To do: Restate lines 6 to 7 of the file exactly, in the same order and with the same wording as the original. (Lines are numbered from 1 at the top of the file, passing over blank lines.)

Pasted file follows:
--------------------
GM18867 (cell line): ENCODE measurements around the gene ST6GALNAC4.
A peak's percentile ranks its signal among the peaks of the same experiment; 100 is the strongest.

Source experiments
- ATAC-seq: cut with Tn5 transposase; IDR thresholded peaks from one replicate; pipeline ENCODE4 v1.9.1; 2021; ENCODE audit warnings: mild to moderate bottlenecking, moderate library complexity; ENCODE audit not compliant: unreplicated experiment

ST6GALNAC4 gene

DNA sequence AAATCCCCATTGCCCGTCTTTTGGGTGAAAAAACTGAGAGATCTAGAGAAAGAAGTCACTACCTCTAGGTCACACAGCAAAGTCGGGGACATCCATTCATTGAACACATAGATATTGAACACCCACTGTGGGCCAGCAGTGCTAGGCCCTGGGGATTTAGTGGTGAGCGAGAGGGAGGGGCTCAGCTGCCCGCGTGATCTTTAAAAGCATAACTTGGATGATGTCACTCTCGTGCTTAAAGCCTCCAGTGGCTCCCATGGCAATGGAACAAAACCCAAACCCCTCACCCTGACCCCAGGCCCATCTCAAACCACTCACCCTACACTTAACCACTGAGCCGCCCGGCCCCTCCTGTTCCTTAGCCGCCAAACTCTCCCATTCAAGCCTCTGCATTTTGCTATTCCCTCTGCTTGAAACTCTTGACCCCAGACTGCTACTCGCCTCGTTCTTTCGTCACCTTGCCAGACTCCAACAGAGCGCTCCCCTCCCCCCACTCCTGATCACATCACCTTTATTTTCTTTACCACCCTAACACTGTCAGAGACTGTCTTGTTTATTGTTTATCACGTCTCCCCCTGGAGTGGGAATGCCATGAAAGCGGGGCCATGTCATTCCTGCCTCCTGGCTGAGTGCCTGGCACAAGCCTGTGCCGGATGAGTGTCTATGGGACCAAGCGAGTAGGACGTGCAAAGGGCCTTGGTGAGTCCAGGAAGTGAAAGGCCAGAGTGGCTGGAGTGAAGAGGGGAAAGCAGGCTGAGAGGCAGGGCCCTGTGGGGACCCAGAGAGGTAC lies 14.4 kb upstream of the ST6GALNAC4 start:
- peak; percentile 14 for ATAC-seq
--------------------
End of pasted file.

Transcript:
DNA sequence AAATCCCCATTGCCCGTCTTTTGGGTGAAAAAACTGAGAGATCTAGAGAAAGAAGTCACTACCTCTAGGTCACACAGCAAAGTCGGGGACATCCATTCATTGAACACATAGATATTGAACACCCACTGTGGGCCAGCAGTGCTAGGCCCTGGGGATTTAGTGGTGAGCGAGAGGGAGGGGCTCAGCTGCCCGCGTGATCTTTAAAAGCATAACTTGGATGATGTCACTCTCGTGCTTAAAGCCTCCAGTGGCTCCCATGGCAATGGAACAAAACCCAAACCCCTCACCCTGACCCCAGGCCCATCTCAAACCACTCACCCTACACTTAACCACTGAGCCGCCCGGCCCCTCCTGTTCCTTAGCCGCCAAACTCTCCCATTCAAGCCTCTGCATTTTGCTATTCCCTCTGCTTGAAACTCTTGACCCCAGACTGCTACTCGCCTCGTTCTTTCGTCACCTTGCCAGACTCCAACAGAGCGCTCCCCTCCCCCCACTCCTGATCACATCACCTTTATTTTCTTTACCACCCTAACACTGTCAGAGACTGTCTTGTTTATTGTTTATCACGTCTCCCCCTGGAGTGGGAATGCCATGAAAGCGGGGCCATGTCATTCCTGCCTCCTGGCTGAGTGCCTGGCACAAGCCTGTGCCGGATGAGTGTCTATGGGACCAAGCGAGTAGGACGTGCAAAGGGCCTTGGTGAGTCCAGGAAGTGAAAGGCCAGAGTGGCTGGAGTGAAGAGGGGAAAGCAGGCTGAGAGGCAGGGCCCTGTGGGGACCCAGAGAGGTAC lies 14.4 kb upstream of the ST6GALNAC4 start:
- peak; percentile 14 for ATAC-seq